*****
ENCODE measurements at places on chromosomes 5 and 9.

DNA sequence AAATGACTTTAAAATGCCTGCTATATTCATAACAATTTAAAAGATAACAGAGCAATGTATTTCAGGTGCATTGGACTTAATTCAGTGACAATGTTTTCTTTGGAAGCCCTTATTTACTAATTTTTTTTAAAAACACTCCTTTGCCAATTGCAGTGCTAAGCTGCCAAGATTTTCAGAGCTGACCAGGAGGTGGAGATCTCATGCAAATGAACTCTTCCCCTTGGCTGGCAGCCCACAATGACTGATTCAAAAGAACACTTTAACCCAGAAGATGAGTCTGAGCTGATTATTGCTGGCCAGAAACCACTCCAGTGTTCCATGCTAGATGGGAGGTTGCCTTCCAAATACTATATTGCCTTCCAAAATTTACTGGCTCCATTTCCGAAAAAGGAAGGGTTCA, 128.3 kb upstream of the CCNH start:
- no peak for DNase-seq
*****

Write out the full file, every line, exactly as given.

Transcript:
ENCODE measurements at places on chromosomes 5 and 9.

DNA sequence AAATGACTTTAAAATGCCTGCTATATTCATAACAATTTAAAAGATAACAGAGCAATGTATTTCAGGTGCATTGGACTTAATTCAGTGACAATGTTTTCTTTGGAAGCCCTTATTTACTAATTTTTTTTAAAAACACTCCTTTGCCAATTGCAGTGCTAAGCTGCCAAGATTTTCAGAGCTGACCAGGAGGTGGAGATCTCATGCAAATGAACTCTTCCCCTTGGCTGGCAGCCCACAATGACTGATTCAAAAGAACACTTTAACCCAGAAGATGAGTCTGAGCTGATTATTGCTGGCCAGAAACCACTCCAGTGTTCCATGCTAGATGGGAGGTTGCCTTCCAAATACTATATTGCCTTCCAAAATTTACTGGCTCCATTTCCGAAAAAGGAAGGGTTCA, 128.3 kb upstream of the CCNH start:
- no peak for DNase-seq